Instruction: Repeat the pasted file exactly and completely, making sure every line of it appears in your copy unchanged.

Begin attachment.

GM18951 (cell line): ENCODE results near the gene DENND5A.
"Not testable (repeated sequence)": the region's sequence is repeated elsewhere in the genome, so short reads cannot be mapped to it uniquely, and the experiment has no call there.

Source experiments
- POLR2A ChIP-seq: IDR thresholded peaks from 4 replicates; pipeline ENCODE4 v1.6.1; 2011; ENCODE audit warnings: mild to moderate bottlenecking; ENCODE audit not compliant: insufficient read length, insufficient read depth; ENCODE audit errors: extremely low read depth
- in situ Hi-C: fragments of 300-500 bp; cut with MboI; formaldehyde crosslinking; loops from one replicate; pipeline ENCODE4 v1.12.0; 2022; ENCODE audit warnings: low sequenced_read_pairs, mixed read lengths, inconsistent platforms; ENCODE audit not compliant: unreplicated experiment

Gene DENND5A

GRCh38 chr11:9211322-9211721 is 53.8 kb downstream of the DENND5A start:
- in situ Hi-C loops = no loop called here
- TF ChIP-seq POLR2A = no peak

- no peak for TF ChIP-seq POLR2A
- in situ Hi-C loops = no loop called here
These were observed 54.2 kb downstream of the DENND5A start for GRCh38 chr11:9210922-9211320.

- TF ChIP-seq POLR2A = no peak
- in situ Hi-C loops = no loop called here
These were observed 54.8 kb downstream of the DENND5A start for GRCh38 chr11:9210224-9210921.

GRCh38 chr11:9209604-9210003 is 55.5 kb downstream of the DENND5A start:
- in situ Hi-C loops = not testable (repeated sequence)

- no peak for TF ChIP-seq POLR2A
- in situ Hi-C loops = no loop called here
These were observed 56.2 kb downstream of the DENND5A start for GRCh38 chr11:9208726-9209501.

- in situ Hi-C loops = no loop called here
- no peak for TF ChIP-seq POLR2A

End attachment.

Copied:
GM18951 (cell line): ENCODE results near the gene DENND5A.
"Not testable (repeated sequence)": the region's sequence is repeated elsewhere in the genome, so short reads cannot be mapped to it uniquely, and the experiment has no call there.

Source experiments
- POLR2A ChIP-seq: IDR thresholded peaks from 4 replicates; pipeline ENCODE4 v1.6.1; 2011; ENCODE audit warnings: mild to moderate bottlenecking; ENCODE audit not compliant: insufficient read length, insufficient read depth; ENCODE audit errors: extremely low read depth
- in situ Hi-C: fragments of 300-500 bp; cut with MboI; formaldehyde crosslinking; loops from one replicate; pipeline ENCODE4 v1.12.0; 2022; ENCODE audit warnings: low sequenced_read_pairs, mixed read lengths, inconsistent platforms; ENCODE audit not compliant: unreplicated experiment

Gene DENND5A

GRCh38 chr11:9211322-9211721 is 53.8 kb downstream of the DENND5A start:
- in situ Hi-C loops = no loop called here
- TF ChIP-seq POLR2A = no peak

- no peak for TF ChIP-seq POLR2A
- in situ Hi-C loops = no loop called here
These were observed 54.2 kb downstream of the DENND5A start for GRCh38 chr11:9210922-9211320.

- TF ChIP-seq POLR2A = no peak
- in situ Hi-C loops = no loop called here
These were observed 54.8 kb downstream of the DENND5A start for GRCh38 chr11:9210224-9210921.

GRCh38 chr11:9209604-9210003 is 55.5 kb downstream of the DENND5A start:
- in situ Hi-C loops = not testable (repeated sequence)

- no peak for TF ChIP-seq POLR2A
- in situ Hi-C loops = no loop called here
These were observed 56.2 kb downstream of the DENND5A start for GRCh38 chr11:9208726-9209501.

- in situ Hi-C loops = no loop called here
- no peak for TF ChIP-seq POLR2A